Baranyai never collapses
12,162,110… this figure is actually two million more than Hungary’s total population.
But that is just how many clicks the Youtube video of the Weightlifting Accident of Hungarian János Baranyai at the 2008 Beijing Olympics has at the moment.
There must be numerous other videos that have been watched more than a million times possibly over 20 million. But this tragic incident of János Baranyai saw him rise to become one of the most famous Hungarian athletes ever in sporting history.
His first Olympics ended in agony when he dislocated his right elbow in the snatch competition.
Many might have thought he would not return to weightlifting. But he did!
In 2010,he took part in the European Championships, and began dreaming of the next Olympic games – London 2012.
So for a famous sportsman like him preparing for the biggest sporting fiesta-the Olympics, after such an unpleasant incident and a remarkable comeback to the sport-he must have it all as he prepares for the games.
But you are totally wrong!
In January, 2011 when Baranyai started preparing for the European Championships his best bet was his own garage.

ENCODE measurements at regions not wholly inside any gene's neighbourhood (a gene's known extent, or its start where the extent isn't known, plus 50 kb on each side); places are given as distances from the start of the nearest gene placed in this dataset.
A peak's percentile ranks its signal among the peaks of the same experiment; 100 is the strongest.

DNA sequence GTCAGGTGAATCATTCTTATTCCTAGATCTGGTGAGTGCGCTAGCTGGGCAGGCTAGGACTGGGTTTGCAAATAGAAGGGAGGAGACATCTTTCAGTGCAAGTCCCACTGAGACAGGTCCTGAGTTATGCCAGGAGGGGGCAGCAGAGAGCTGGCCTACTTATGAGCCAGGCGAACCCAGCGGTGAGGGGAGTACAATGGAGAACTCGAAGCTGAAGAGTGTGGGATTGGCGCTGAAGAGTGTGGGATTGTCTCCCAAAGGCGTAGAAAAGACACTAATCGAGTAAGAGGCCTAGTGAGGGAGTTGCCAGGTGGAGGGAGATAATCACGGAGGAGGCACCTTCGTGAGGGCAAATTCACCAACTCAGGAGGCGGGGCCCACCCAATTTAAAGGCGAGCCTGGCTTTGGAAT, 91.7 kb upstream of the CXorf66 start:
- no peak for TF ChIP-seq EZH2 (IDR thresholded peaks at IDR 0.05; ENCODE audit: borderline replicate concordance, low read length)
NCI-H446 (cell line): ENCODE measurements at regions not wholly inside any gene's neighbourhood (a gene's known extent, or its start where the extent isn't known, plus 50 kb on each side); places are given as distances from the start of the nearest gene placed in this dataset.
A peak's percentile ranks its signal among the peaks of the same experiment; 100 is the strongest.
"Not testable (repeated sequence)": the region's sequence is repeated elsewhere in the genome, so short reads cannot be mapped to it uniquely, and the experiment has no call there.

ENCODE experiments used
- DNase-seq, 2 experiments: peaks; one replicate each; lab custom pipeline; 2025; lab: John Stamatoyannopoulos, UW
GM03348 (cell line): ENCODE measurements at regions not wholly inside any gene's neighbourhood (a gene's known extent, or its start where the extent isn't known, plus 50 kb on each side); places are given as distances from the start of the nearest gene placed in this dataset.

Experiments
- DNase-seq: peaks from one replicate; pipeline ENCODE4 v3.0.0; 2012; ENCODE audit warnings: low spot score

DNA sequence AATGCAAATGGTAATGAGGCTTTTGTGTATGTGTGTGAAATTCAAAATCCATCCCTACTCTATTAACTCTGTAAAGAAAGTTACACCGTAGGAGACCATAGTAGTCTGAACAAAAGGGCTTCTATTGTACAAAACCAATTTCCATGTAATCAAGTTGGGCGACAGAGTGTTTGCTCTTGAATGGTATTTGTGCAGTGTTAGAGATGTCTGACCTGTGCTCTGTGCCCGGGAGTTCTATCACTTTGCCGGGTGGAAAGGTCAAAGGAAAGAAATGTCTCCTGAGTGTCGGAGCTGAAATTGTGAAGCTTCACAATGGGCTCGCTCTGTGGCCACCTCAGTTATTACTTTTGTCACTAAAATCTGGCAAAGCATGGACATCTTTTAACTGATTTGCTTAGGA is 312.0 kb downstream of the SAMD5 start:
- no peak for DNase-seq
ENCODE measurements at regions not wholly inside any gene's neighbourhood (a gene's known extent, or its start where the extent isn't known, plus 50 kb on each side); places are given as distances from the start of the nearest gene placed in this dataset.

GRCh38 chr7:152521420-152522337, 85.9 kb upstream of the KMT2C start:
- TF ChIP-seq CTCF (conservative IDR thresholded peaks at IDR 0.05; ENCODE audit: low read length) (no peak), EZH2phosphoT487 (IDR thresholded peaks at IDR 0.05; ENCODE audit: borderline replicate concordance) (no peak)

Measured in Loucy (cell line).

“My club didn’t pay the dues, so that I couldn’t use the gym. So I transformed my garage into a gym. It was supposed to be a temporary solution, but it became a long-term one. I did all my trainings before the European Champs in that garage.”
It was surprising that he actually managed a fifth place finish in Kazan.
In clean and jerk he missed the podium by a whisker ranking fourth but still managed to break a ten-year old national record.
It makes you wonder, what would have managed had he all the equipment and facilities at his disposal? So does he….
“I think the podium in one of the major events is not that far for me. If I could prepare without any financial worries, I could probably win a medal,” he noted.
Clearly it could be more difficult for him to access the proper conditions than attain the Olympic gold.
At the moment Baranyai does not have any job, even a sporting job, he is actually unemployed. He gets some support from the federation, but it’s still far from a normal athlete’s life.
“I stay at home, I live with my family in Orosháza. I think without my parents’ support I would not be able to go on.”
But he does so far, and he really wants to qualify for the London Olympics, despite the bad memories of the last Games.
“It was still one of the greatest experience in my life!”
He does not lose his sense of humour and his positive way of thinking, just to show that if he misses the 2012 Games he will not collapse.
“I’ll go for Rio 2016 then!” he cuts in, hoping that instead of being famous by an injury he can get known for his performance.
Bence Mohay MTV